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Endangered species: A fine balance

The Labrador duck is long gone and the wild Vancouver Island marmot is struggling to bounce back, but the whooping crane, the swift fox and the bison are actually making comebacks. With more than 30 species already gone and over 400 species of plants and animals at risk, Canada is starting to get serious about protecting its endangered species. Let's hope it's not too late.

Developing legislation to protect endangered species is tricky business. The government must consider the interests and concerns of both environmentalists and landowners. One goal is to discourage a practice found in the United States known as "shoot, shovel and shut up" where property owners kill endangered species found on their land in order to avoid the strict regulations protecting its habitat. CBC Radio's Connie Watson reports on the "fine balance" Environment Minister David Anderson must strike when developing a protection strategy. 
• Canada signed the international Convention on Biological Diversity at the Rio Earth Summit in 1992, committing to develop legislative protection for threatened species.
• In 1996 Bill C-65, the Canada Endangered Species Protection Act, was tabled but died when the general election was called for June 1997.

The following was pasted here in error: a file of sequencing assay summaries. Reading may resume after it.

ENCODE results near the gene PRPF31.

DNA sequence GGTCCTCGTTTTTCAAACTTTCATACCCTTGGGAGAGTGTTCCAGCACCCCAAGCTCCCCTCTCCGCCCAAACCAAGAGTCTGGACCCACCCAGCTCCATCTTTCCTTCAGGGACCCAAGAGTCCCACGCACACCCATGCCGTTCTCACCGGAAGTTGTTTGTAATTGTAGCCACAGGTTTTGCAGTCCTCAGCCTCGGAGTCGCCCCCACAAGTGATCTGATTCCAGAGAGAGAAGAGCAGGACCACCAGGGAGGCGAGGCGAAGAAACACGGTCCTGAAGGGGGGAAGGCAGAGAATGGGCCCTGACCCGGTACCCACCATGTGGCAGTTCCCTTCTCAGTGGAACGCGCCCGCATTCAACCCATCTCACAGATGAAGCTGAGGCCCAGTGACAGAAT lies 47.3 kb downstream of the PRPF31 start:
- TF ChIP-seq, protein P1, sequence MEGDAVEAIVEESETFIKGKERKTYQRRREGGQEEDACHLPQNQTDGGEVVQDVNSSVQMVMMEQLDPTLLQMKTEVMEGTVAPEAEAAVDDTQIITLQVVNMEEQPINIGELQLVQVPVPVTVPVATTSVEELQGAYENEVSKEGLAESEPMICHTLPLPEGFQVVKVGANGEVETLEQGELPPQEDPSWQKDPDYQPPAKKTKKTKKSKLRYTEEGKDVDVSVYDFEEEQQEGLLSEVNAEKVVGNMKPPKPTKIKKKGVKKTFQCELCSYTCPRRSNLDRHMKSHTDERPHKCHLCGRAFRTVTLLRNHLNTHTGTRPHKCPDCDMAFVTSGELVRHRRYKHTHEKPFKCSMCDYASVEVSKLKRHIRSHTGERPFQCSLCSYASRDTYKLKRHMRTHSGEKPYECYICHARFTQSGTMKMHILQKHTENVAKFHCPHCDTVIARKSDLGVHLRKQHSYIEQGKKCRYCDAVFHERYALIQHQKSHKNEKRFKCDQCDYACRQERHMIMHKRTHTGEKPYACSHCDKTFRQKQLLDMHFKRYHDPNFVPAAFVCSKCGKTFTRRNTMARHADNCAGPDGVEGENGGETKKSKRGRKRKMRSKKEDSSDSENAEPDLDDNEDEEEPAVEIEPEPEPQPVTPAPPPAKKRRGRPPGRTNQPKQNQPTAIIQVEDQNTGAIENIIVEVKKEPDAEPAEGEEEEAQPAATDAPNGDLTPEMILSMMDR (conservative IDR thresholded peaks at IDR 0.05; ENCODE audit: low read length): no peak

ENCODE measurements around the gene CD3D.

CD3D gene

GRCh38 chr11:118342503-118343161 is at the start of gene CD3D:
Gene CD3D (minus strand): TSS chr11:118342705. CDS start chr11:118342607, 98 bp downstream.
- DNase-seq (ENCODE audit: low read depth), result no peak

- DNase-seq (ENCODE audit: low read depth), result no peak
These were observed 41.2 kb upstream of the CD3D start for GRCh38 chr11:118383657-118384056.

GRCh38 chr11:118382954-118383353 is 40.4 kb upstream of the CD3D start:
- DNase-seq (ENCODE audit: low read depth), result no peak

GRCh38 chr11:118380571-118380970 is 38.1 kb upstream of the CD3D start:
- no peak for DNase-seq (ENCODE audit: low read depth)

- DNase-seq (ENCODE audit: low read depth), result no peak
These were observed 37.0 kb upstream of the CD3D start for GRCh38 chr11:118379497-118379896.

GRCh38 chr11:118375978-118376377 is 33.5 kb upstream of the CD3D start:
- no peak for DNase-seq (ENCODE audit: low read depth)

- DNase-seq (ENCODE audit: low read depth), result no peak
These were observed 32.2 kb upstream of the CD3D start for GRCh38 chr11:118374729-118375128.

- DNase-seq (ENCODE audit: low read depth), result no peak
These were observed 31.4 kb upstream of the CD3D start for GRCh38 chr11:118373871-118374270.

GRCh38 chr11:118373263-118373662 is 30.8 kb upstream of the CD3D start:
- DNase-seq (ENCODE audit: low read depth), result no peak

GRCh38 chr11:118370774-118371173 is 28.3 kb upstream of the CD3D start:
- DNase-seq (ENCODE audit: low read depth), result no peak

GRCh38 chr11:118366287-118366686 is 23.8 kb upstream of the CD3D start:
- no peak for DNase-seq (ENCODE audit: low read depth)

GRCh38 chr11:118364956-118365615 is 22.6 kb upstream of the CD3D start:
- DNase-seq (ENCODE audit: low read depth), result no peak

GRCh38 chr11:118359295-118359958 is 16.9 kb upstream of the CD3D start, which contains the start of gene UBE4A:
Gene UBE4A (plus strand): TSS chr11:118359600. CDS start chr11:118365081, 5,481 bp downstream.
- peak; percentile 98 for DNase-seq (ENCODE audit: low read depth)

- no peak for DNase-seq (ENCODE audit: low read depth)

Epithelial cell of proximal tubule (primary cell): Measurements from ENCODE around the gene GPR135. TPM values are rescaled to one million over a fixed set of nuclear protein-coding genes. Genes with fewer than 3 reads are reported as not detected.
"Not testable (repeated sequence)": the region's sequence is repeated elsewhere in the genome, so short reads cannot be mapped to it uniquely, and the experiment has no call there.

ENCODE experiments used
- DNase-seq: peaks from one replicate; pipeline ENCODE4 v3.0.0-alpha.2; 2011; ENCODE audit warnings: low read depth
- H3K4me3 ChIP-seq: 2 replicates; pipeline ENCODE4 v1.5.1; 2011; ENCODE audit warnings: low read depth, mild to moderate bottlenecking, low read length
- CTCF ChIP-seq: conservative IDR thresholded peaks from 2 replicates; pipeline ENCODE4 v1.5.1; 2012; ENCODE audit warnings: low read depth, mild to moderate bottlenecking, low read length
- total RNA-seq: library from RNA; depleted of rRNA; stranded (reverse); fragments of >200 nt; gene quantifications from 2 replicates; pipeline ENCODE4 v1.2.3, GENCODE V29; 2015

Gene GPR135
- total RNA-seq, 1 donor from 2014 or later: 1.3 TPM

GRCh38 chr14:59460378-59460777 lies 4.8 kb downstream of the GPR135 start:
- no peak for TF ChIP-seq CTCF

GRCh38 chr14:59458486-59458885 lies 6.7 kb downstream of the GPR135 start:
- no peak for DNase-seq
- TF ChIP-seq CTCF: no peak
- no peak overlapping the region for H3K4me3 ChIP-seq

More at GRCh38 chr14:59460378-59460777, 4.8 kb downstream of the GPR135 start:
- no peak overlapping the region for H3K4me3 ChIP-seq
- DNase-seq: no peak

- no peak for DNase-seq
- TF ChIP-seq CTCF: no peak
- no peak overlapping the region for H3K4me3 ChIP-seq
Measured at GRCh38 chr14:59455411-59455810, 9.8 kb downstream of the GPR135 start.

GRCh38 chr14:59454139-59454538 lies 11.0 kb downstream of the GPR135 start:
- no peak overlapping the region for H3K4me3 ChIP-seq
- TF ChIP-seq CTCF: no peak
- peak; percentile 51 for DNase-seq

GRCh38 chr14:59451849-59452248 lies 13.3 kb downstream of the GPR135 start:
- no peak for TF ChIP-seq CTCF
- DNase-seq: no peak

• Bill C-33, The Species at Risk Act, was tabled in April 2000 but died when a general election was called for November of that year.

• Bill C-5, the Species at Risk Act (SARA) was tabled in 2001 and died in September 2002, but was finally passed in October of that year, and assented to in December.
• SARA was proclaimed in June 2003, finally creating federal legislation to prevent wildlife species from becoming extinct, and to provide for the recovery of those at risk.

• David Anderson, federal minister of environment from August 1999 – July 2004, was instrumental in getting SARA enacted into law.
• According to his website, Mr. Anderson was the first Canadian ever elected as president of the Governing Council of the United Nations Environment Programme, the leading international forum for governments to address current and emerging environmental issues.

• Endangered species habitat in Canada is routinely fragmented or destroyed in the pursuit of commercial interests such as logging, mining, fishing and urban development. In 1991 Tory backbencher Bob Wenman introduced a private member's bill designed to legally protect these areas. CBC Television's Eve Savory reported that the bill was unlikely to pass as constitutional proposals at the time favoured increasing provincial authority over environment and wildlife rather than developing federal laws.

• Not everyone thinks that increased regulation is the best way to protect endangered species. Laura Jones of the Fraser Institute is a proponent of free market environmentalism and author of Crying Wolf? Public Policy on Endangered Species in Canada(1999). She believes that market incentives rather than government intervention is the key to protecting the environment.
Medium: Radio
Program: The World At Six
Broadcast Date: Dec. 17, 1999
Reporter: Connie Watson
Duration: 2:29

Last updated: February 16, 2012

Page consulted on December 6, 2013

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